I enjoyed participating in today’s webinar on cultural heritage in law and diplomacy, with fellow panelists Narine Ghazaryan (Nottingham), Leonard Hammer (Arizona), Evangelos Kyriakidis (Heritage Management), Sergio La Porta (Fresno State), Peter Petkoff (Oxford), Elizabeth Prodromou (Fletcher School) and Michalyn Steele (BYU). The Fletcher School at Tufts, Oxford, and Fresno State co-sponsored the event, along with our own Center. Fletcher will eventually make the video available on its site.
I have a new draft on SSRN, “Law, Religion, and the Covid Crisis,” comparing how courts across the globe have approached restrictions on public worship and exploring what the cases reveal about social divisions, especially in the United States. Here’s the abstract:
This essay explores judicial responses to legal restrictions on worship during the COVID pandemic and draws two lessons, one comparative and one relating specifically to US law. As a comparative matter, courts across the globe have approached the problem in essentially the same way, through intuition and balancing. This has been the case regardless of what formal test applies, the proportionality test outside the US, which expressly calls for judges to weigh the relative costs and benefits of a restriction, or the Employment Division v. Smith test inside the US, which rejects judicial line-drawing and balancing in favor of predictable results. Judges have reached different conclusions about the legality of restrictions, of course, but doctrinal nuances have made little apparent difference. With respect to the US, specifically, the pandemic has revealed deep divisions about religion and religious freedom, among other things—divisions that have inevitably influenced judicial attitudes toward restrictions on worship. The COVID crisis has revealed a cultural and political rift that makes consensual resolution of conflicts over religious freedom problematic, and perhaps impossible, even during a once-in-a-lifetime pandemic.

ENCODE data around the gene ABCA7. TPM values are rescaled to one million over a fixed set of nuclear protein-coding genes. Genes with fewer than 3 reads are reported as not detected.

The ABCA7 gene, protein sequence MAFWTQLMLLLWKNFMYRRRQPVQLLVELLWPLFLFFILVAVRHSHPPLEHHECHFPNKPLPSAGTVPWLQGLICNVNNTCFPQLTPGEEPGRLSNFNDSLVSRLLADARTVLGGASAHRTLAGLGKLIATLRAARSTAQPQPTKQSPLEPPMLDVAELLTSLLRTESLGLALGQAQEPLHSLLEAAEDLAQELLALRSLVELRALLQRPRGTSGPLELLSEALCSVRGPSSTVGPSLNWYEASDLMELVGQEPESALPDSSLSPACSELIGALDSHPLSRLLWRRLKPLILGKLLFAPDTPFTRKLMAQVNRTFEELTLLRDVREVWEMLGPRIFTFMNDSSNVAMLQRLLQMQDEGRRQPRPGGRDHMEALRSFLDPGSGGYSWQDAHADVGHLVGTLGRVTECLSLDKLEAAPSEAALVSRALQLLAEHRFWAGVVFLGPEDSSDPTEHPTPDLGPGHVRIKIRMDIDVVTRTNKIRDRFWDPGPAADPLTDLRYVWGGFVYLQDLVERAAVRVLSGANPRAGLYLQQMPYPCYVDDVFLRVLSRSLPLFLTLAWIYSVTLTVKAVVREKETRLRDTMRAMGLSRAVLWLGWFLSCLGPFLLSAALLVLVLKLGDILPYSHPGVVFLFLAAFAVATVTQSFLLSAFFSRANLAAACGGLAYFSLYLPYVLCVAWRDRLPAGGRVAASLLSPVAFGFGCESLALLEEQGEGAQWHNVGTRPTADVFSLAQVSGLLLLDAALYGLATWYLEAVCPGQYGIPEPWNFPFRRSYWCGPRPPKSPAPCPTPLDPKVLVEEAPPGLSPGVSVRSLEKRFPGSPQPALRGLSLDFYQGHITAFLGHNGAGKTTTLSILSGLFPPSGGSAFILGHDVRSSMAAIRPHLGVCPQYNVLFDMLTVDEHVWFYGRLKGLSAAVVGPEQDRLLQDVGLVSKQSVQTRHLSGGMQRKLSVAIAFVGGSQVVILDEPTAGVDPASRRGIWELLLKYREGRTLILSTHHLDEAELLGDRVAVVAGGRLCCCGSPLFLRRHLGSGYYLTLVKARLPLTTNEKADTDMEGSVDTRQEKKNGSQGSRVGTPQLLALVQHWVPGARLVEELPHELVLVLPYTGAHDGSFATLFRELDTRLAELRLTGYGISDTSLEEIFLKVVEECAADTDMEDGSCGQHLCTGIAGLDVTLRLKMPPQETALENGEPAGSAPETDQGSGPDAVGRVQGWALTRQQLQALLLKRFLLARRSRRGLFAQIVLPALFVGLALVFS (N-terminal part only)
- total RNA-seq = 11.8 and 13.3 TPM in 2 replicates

The essay will appear in the forthcoming volume of the Journal of Law and Religion. Comments welcome!
Tomorrow, the James Wilson Institute and First Liberty Institute’s Center for Religion, Culture & Democracy will host a webinar analyzing the practical applications of moral reasoning in our legal system.
The event will be moderated by Hadley Arkes, Founder and Director of the James Wilson Institute and Edward N. Ney Professor of Jurisprudence Emeritus at Amherst College. The event will feature Adam MacLeod, Professor of Law at Faulkner University, Thomas Goode Jones School of Law and Research Fellow at the Center for Religion, Culture & Democracy and Robert Miller, Professor of Law at the University of Iowa, Affiliated Scholar of the James Wilson Institute, and a Fellow and Program Affiliated Scholar at the Classical Liberal Institute at New York University Law School.
The webinar will take place on October 14, 2021, from 2:00-4:00 pm EST. To register visit this link.
I am delighted to give this presentation on the right to religious freedom for the Sovereign Military Hospitaller Order of Saint John of Jerusalem, of Rhodes and of Malta (or, less formally, the Order of Malta) this Sunday, October 17, at 2:00 pm. Further details are above. Please do come by!